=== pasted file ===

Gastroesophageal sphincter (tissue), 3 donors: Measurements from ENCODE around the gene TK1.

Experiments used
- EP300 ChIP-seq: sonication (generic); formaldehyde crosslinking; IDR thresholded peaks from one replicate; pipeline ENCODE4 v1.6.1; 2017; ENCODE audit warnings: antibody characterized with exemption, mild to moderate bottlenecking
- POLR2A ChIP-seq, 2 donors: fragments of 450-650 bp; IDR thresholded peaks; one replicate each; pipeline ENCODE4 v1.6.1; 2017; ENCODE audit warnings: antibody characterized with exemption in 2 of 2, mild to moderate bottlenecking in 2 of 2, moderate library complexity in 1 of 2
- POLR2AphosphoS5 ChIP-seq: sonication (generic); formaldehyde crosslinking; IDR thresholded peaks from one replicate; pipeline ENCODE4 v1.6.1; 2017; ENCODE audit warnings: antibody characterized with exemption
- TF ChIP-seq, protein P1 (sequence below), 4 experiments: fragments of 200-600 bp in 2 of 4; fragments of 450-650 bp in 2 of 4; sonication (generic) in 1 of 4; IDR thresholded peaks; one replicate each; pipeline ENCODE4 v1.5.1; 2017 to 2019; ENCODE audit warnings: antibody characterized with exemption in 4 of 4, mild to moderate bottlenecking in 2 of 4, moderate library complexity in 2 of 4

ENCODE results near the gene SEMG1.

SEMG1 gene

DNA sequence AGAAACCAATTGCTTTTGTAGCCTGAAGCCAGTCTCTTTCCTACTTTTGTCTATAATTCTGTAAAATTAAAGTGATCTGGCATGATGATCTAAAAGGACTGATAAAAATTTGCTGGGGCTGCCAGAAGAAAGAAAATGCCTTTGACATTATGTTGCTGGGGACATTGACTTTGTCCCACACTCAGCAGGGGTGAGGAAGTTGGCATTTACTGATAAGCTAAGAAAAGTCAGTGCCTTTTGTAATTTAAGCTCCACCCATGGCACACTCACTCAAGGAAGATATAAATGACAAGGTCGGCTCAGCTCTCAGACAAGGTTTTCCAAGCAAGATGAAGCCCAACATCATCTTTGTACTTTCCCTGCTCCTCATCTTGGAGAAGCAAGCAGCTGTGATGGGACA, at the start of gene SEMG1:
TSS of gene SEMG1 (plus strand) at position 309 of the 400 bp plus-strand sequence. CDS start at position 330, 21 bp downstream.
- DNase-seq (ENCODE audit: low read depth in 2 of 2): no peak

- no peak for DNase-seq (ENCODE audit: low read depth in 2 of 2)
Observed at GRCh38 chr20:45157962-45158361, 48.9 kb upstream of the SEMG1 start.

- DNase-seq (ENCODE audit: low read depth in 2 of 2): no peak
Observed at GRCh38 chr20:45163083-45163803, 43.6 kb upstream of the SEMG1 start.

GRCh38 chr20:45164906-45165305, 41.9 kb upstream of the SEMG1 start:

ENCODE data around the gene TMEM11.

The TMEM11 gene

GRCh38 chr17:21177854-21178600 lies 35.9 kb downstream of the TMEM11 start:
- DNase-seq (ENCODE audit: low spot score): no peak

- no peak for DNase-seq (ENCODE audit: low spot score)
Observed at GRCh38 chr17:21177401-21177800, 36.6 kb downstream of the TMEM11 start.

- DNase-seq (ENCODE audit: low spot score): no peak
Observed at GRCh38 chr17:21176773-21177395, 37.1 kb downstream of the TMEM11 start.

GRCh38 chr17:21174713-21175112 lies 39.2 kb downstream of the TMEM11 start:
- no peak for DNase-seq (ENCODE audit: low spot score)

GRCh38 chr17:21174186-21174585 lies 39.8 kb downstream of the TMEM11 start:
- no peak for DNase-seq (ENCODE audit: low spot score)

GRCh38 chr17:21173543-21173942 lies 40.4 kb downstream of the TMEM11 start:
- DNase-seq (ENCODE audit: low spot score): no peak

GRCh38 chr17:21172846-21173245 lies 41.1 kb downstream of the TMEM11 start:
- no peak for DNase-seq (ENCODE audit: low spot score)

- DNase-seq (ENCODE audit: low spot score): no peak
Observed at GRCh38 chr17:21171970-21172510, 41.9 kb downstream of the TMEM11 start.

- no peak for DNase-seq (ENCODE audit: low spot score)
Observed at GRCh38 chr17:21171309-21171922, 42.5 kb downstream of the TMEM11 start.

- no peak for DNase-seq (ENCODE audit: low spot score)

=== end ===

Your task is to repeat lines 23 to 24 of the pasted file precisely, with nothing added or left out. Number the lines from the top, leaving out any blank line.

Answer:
- DNase-seq (ENCODE audit: low spot score): no peak
Observed at GRCh38 chr17:21176773-21177395, 37.1 kb downstream of the TMEM11 start.